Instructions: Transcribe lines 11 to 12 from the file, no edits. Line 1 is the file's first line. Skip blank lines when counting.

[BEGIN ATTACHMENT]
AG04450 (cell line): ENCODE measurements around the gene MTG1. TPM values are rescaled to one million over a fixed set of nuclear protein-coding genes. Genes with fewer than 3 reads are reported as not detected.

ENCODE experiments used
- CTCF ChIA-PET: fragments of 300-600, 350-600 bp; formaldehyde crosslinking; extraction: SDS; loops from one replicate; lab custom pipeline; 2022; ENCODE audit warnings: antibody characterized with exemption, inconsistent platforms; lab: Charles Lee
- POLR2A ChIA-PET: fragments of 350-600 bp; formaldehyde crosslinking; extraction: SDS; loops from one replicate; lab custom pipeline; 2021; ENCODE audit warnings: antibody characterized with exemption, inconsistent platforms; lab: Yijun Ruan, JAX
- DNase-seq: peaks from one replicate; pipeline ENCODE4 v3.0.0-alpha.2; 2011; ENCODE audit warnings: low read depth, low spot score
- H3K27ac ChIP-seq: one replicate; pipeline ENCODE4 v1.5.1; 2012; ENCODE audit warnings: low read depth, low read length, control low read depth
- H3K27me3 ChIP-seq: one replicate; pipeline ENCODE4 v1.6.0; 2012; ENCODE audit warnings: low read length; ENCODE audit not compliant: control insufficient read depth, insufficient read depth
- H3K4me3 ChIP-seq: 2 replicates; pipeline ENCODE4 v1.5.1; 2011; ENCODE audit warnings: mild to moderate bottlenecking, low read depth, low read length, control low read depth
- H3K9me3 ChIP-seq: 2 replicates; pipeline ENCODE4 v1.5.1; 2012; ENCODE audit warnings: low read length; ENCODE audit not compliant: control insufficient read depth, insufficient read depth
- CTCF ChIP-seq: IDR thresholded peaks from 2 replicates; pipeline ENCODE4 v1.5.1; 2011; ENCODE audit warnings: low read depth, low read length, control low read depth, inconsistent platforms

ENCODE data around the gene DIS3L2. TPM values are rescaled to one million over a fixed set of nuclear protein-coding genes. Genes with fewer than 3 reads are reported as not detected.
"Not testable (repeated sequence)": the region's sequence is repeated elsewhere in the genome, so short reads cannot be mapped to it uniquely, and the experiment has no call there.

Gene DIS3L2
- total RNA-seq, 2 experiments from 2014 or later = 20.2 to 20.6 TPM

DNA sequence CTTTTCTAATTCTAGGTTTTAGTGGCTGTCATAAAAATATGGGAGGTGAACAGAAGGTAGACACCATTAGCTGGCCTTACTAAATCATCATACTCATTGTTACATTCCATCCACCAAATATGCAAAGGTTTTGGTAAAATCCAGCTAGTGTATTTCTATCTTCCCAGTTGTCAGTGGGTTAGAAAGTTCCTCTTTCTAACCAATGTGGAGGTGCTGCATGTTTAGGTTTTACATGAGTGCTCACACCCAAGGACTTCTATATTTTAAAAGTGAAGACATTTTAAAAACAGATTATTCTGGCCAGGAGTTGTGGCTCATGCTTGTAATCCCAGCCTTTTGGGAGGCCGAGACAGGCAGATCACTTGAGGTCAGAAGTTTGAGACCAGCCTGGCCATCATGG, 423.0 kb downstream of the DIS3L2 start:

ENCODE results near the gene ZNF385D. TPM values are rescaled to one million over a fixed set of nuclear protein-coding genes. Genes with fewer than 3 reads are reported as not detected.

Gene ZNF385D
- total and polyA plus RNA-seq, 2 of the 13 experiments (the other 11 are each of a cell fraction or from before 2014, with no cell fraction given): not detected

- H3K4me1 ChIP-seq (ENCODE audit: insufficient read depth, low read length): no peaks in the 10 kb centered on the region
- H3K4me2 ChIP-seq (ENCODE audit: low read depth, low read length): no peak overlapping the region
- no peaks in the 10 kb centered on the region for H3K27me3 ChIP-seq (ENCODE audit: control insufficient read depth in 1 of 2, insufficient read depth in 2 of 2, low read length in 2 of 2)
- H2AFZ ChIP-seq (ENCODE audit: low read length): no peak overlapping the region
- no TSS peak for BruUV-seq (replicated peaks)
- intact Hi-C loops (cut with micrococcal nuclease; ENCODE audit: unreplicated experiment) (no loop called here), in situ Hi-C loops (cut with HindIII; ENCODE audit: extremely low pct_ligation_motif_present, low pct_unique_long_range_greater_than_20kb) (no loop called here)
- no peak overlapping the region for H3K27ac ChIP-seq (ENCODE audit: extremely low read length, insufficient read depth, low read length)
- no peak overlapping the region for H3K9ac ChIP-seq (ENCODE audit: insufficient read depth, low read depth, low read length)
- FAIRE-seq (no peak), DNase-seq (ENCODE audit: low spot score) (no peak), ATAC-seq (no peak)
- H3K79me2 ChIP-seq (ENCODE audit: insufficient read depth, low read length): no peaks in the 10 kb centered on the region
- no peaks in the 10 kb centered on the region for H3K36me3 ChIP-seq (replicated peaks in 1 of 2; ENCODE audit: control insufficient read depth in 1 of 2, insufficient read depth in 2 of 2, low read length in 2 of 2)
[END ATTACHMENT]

ENCODE data around the gene DIS3L2. TPM values are rescaled to one million over a fixed set of nuclear protein-coding genes. Genes with fewer than 3 reads are reported as not detected.
"Not testable (repeated sequence)": the region's sequence is repeated elsewhere in the genome, so short reads cannot be mapped to it uniquely, and the experiment has no call there.